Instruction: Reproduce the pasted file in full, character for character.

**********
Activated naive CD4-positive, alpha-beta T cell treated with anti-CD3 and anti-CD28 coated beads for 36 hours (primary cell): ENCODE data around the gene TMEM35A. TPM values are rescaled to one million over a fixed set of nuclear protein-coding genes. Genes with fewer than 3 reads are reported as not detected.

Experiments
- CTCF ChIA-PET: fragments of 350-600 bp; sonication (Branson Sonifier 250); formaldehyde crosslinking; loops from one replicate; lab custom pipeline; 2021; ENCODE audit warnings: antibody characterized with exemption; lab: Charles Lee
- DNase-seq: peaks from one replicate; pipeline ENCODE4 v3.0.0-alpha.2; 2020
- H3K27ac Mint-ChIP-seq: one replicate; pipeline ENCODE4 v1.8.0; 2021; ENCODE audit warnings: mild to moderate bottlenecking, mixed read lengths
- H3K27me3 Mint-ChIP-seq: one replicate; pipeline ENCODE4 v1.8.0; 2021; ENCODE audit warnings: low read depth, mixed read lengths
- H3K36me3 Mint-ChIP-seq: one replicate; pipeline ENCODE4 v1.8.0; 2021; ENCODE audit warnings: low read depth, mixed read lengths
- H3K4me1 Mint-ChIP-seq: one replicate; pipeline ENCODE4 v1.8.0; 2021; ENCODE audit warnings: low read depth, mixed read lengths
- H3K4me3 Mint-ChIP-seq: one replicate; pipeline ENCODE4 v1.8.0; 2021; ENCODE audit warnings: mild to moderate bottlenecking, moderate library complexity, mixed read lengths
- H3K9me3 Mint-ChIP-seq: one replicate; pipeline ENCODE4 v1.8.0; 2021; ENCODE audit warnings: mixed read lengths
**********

Activated naive CD4-positive, alpha-beta T cell treated with anti-CD3 and anti-CD28 coated beads for 36 hours (primary cell): ENCODE data around the gene TMEM35A. TPM values are rescaled to one million over a fixed set of nuclear protein-coding genes. Genes with fewer than 3 reads are reported as not detected.

Experiments
- CTCF ChIA-PET: fragments of 350-600 bp; sonication (Branson Sonifier 250); formaldehyde crosslinking; loops from one replicate; lab custom pipeline; 2021; ENCODE audit warnings: antibody characterized with exemption; lab: Charles Lee
- DNase-seq: peaks from one replicate; pipeline ENCODE4 v3.0.0-alpha.2; 2020
- H3K27ac Mint-ChIP-seq: one replicate; pipeline ENCODE4 v1.8.0; 2021; ENCODE audit warnings: mild to moderate bottlenecking, mixed read lengths
- H3K27me3 Mint-ChIP-seq: one replicate; pipeline ENCODE4 v1.8.0; 2021; ENCODE audit warnings: low read depth, mixed read lengths
- H3K36me3 Mint-ChIP-seq: one replicate; pipeline ENCODE4 v1.8.0; 2021; ENCODE audit warnings: low read depth, mixed read lengths
- H3K4me1 Mint-ChIP-seq: one replicate; pipeline ENCODE4 v1.8.0; 2021; ENCODE audit warnings: low read depth, mixed read lengths
- H3K4me3 Mint-ChIP-seq: one replicate; pipeline ENCODE4 v1.8.0; 2021; ENCODE audit warnings: mild to moderate bottlenecking, moderate library complexity, mixed read lengths
- H3K9me3 Mint-ChIP-seq: one replicate; pipeline ENCODE4 v1.8.0; 2021; ENCODE audit warnings: mixed read lengths